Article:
Democratic Dysfunction About to Sow Chaos Into Government Operations

Democratic Dysfunction About to Sow Chaos Into Government Operations

( – Here we go again. While the Democrats mess around trying to pass a bill that isn’t a national priority, they delayed vital legislation that is now up against a hard deadline. In September, Congress passed a stop-gap measure to fund the government through Friday, December 3. The president was supposed to sign the federal government’s budget into law by September 30, according to the US Constitution. In addition, Congress must deal with the debt limit ceiling by the middle of December.

Democrats continue to play political games, hoping it will give them an advantage with voters in 2022. While they try to push to pass their radical semi-socialist and climate change Build Back Better Act, they purposely delayed the National Defense Authorization Act (NDAA) until this week. Instead of going through the normal process, Sen. Majority Leader Chuck Schumer (D-NY) is trying to force a two-week process into three days at the last minute, and the GOP isn’t having it.

Republicans Block Vote on Defense Spending

Five Democrats joined 46 Republicans in blocking the legislation. Ordinarily, Republicans vote to fund the Defense Department heavily. Schumer derided the GOP as dysfunctional for the roadblock. However, a look at the tactics and the timeline suggests it’s Democratic dysfunction at the root of the problem.

There are several reasons the GOP moved to stall the appropriations bill. First and foremost, Republicans believe Schumer purposely allowed the legislation to sit in limbo since July after the Senate Armed Services Committee voted in favor of the bill. It’s almost five months later, and the Democratic leader is just now bringing it to the Senate floor.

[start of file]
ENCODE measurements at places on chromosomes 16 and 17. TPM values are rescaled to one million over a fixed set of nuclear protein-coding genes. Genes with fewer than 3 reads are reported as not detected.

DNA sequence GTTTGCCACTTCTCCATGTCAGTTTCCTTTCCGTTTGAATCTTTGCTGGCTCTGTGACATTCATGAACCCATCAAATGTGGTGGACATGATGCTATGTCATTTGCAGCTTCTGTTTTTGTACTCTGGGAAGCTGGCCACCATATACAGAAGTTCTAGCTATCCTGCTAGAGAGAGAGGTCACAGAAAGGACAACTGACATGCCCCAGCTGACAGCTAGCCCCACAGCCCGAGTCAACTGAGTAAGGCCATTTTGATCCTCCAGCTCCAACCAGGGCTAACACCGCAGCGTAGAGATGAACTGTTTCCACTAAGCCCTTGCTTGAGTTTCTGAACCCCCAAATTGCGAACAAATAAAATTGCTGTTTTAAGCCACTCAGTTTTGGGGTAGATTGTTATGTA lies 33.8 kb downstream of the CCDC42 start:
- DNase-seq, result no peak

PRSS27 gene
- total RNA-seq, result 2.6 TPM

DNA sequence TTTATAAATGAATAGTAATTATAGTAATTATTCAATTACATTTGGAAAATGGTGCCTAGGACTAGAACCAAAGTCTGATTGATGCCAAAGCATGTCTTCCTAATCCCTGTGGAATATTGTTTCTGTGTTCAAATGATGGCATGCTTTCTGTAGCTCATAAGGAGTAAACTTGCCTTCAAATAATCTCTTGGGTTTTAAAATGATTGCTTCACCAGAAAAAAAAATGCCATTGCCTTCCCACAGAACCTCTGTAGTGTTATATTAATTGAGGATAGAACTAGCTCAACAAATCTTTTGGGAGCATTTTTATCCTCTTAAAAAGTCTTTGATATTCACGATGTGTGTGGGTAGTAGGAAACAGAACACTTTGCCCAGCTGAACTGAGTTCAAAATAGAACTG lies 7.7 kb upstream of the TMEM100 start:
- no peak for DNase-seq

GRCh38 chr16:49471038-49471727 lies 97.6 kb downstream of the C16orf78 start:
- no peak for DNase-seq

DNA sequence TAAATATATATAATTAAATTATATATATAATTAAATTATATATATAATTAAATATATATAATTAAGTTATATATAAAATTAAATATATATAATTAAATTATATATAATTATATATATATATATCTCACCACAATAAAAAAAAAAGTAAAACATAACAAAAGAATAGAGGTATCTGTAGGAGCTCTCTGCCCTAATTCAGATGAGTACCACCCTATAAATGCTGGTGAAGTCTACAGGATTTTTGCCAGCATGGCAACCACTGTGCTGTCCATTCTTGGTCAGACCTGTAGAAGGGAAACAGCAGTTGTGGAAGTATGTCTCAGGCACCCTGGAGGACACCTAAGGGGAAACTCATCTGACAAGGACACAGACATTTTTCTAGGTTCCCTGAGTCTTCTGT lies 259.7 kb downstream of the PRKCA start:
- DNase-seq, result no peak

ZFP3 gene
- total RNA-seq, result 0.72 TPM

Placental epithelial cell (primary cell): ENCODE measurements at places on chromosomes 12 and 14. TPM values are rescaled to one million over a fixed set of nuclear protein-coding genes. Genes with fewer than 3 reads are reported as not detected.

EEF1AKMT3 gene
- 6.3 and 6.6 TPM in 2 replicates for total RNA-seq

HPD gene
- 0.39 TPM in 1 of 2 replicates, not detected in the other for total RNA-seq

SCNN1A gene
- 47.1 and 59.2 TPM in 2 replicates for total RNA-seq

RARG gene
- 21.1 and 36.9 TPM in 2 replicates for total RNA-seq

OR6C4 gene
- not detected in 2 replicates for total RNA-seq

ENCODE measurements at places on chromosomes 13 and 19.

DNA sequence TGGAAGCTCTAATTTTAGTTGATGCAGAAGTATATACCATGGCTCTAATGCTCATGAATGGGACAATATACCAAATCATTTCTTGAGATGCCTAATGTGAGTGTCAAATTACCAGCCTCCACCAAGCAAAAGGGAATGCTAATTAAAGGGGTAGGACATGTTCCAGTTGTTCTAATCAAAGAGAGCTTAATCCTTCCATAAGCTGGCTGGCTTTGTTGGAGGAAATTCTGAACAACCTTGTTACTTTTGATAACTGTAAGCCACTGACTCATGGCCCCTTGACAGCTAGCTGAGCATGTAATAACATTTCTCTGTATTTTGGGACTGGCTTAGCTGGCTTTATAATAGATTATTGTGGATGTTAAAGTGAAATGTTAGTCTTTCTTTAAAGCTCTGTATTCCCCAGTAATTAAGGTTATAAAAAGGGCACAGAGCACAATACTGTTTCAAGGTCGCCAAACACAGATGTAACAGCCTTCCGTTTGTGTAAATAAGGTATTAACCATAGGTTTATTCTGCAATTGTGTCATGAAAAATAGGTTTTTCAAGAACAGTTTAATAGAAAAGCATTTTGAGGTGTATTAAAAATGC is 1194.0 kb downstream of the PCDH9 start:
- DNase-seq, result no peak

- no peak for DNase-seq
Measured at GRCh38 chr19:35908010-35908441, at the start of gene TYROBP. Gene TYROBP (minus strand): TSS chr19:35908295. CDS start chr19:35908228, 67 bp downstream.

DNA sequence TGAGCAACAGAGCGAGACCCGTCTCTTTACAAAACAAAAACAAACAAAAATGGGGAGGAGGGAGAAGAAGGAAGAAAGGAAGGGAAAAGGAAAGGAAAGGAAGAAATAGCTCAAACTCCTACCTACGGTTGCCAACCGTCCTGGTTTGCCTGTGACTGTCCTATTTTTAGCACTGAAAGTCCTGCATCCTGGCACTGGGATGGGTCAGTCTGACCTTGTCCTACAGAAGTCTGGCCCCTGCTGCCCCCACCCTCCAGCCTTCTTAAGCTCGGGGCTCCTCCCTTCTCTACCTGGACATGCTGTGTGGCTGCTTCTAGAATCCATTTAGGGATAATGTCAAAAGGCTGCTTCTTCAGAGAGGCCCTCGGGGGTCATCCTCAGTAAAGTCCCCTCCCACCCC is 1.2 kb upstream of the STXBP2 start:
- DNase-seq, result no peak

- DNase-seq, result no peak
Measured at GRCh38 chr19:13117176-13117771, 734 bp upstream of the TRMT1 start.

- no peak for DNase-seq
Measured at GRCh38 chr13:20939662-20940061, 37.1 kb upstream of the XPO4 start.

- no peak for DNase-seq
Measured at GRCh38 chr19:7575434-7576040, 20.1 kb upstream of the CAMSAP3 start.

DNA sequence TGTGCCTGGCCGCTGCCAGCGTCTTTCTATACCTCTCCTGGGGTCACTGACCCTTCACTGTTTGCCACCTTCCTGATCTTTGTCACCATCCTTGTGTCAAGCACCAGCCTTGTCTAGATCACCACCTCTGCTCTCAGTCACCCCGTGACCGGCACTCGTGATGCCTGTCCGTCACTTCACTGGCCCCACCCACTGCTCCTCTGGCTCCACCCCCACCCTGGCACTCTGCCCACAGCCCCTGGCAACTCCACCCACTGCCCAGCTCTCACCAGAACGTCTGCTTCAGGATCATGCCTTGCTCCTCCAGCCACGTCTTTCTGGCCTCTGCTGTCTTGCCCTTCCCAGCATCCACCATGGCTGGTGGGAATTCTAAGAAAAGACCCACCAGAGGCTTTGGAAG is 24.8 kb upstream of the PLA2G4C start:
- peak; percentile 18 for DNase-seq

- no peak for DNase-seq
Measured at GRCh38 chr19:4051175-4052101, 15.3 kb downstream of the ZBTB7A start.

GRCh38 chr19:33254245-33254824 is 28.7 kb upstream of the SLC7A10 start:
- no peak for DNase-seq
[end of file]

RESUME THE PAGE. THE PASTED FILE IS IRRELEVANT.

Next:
The delay tactic came after Republicans proposed two amendments Schumer and President Biden didn’t like but didn’t have the votes to overcome. First, the GOP wants sanctions related to the Nord Stream 2 Russian pipeline feeding Germany oil. Second, Republicans want amendments associated with Ukraine and China that Schumer is denying them.

Republicans Blame Schumer for Legislative Chaos

Senate Armed Services Committee member Sen. James Inhofe (R-OK) said the GOP would not accept Schumer’s attempt to jam through the NDAA without the proper procedure for debate and amendments. Sen. Minority Leader Mitch McConnell (R-KY) took it a step further by alleging Schumer was attempting to overcorrect for his poor planning and putting national security at risk.

Schumer’s move to delay the vote on defense spending could cause chaos with the legislative agenda for the rest of the year. The number one priority for Democrats is their $1.75 trillion Build Back Better Act. They’ve proven time and again they’ll push more important priorities aside to shove the semi-Socialist bill down America’s throat. However, it may not pass this year because Sen. Joe Manchin (D-WV) has signaled concerns about the bill and inflation.

In addition, Congress must pass two controversial bills in the next two weeks. First, on Friday, they must either pass the past-due federal budget, a week overdue to the president’s desk, or another temporary stop-gap measure. Neither will be an easy feat. Second, the debt ceiling is looming once again in the middle of December. Republicans bailed out Democrats in October, but they promised not to do it again in protest over Democrats’ extreme government spending. Still, the Democrats refuse to take care of the matter on their own — they have the power to do it but continue to decline.

So, where does all this leave America? As long as Democrats pursue a reckless agenda and ignore proper timelines, who knows? The certainty is Democratic dysfunction could create chaos if they don’t fund the defense department, fund the government and extend the debt ceiling.

What a mess Pelosi, Schumer, and Biden have made. They’re the ones in power. If things go south quickly, it’s on them for playing politics instead of governing and legislating.

Don Purdum, Independent Political Analyst

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